3D Remakes of Final Fantasy 5, and 6 (or at least 6)
Currently, Final Fantasy 5 and 6 are the only main series Final Fantasy games that were never made or remade in 3D, despite 1-4 all getting 3D remakes on the DS (7, of course, is when they started getting made in 3D right off the bat.) Final Fantasy 5 I can sort of understand why it was never remade in 3D: It’s not one of the particularly more well-loved Final Fantasy games, generally has okay reviews at best, and is generally only well-known for being the first Final Fantasy game to expand the job system and add more customization options. In other words, it’s easy to see why it wouldn’t be high on Square Enix’s priority list for Final Fantasy.
The reason Final Fantasy 6 hasn’t been remade in 3D escapes me completely. There’s no reason for it not to have been remade in 3D. Final Fantasy 6 is constantly hailed as one of the greatest entries in the series. Many fans agree that its antagonist, Kefka, is the best in the whole franchise, the gameplay is more polished and perfected in 6 as opposed to the other 16-bit Final Fantasy games, the characters are very well-written, this was the first time a Final Fantasy game dug this deep into its story, it was emotionally gripping, the list of reasons why this game is so beloved can go on forever. This makes it all the more curious why it never got a 3D re-release or remake of any kind, sans a very poorly made mobile port with some slightly 3D sprites (which, in case you’re wondering, doesn’t constitute being called a 3D remake.)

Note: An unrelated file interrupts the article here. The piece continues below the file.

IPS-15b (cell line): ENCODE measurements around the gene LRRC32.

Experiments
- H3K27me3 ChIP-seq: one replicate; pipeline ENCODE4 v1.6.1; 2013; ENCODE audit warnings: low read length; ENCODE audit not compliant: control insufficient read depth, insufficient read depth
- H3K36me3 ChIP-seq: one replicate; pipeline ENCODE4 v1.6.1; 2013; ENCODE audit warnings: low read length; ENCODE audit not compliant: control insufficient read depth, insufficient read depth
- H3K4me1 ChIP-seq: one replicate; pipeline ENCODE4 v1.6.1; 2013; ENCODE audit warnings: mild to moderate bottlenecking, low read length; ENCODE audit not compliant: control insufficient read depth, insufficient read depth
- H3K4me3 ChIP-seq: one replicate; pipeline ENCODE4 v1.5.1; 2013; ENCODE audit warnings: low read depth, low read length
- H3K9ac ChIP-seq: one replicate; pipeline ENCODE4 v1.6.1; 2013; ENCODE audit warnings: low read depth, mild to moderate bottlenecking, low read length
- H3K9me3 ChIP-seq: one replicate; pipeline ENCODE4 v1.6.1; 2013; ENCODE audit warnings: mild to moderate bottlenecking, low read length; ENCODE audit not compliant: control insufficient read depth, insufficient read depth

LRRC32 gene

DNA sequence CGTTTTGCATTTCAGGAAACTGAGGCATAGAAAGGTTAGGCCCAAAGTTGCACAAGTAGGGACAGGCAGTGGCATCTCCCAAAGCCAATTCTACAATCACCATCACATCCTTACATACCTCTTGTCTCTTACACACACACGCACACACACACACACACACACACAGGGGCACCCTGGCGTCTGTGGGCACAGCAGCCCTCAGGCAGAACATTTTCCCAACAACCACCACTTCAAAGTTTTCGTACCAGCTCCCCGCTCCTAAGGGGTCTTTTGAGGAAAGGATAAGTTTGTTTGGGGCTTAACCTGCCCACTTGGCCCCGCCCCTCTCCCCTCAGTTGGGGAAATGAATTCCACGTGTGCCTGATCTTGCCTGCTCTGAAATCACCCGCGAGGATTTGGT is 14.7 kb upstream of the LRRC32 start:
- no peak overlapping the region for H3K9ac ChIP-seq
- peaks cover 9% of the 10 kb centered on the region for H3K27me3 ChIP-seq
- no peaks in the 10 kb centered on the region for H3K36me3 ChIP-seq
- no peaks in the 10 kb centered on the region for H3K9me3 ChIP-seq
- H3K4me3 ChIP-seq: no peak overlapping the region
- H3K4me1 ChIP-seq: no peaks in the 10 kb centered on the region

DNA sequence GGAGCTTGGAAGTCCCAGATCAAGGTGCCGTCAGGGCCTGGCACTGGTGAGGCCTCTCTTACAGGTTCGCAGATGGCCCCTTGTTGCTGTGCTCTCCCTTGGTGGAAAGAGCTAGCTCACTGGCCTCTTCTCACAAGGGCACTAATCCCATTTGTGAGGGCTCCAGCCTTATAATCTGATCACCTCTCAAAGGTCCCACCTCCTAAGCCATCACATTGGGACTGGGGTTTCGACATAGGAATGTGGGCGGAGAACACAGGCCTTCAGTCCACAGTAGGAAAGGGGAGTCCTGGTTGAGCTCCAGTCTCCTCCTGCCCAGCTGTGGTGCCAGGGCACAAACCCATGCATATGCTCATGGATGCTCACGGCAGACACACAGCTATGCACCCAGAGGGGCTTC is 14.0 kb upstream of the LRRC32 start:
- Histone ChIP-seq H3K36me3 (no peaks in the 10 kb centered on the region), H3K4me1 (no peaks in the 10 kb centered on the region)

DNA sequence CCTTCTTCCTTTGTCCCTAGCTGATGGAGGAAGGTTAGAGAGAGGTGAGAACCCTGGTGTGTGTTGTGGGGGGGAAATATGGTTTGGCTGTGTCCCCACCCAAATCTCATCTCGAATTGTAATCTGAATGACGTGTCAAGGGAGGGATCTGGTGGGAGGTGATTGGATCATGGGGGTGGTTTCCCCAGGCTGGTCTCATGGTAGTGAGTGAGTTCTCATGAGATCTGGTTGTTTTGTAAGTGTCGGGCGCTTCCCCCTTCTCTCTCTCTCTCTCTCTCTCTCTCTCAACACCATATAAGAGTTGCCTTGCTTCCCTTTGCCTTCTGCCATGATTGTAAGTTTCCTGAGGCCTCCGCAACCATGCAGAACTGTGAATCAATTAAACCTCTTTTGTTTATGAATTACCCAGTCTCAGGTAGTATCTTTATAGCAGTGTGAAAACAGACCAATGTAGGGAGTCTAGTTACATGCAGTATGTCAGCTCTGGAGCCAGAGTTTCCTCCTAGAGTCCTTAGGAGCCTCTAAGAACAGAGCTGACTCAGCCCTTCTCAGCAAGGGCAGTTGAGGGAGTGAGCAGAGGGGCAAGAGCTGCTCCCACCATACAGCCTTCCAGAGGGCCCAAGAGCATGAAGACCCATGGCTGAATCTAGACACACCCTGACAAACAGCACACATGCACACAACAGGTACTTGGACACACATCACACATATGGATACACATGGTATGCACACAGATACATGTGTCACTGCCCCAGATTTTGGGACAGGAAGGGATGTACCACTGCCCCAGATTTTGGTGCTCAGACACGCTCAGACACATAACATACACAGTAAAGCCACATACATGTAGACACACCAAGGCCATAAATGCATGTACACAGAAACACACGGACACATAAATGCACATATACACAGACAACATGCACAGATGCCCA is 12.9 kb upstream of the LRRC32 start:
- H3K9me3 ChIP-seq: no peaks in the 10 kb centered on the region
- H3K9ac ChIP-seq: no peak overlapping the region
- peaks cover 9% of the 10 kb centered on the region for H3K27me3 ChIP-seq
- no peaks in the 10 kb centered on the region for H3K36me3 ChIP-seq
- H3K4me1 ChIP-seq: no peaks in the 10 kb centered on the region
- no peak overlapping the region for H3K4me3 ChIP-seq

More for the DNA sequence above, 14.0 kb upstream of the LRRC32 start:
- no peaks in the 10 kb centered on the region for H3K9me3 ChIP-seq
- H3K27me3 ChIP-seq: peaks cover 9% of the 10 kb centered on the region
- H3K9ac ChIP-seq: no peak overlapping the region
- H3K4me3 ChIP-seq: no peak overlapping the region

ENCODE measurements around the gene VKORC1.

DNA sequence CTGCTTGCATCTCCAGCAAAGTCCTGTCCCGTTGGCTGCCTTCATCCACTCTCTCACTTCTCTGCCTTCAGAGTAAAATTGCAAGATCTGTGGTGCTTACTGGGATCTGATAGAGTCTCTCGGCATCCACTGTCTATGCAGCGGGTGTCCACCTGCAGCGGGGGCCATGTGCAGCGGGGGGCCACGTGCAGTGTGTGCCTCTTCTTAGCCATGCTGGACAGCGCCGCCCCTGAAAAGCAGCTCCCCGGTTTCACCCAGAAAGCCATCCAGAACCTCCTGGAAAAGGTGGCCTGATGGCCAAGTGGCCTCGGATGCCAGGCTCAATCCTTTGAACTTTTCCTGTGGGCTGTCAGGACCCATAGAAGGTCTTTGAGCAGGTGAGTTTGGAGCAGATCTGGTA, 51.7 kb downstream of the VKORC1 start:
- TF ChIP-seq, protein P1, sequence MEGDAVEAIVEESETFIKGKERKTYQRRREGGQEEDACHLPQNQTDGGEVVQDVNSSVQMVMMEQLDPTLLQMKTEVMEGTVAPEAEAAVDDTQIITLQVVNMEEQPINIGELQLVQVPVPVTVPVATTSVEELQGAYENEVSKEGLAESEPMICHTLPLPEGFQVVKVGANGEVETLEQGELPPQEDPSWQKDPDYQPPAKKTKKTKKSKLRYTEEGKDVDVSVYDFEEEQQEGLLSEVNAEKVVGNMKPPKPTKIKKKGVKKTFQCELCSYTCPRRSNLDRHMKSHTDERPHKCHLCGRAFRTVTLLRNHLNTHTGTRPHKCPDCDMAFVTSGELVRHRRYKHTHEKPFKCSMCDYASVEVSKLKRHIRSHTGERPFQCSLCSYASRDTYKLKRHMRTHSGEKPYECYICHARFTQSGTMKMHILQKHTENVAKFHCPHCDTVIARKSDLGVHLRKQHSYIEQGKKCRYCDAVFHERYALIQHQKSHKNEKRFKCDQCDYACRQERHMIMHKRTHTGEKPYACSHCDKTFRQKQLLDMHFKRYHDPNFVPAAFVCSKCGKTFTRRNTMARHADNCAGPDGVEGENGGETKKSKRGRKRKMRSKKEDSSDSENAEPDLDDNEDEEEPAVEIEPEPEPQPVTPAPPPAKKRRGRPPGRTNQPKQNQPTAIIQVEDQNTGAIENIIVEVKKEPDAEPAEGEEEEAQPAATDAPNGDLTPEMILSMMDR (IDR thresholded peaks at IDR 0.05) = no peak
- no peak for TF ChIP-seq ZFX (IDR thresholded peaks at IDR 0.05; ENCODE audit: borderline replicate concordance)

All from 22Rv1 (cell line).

If I haven’t made it clear enough, if only 1 of these games were to get a 3D remake, it should be 6. It confounds me how it hasn’t been remade in 3D yet. The gorgeous visuals and jaw-dropping atmosphere are 2 of the biggest hallmarks of Final Fantasy. So why not, Square Enix, bank on one of your most loved games and make it the visual indulgence we’ve all imagined it to be for over 20 years now? After the 7 remake is done, 6 should, without a doubt, be the next to get remade. If Square Enix wanted to take the next decade or so and not make any new Final Fantasy games and focus on remaking some of the classics instead, I honestly wouldn’t have a problem with that.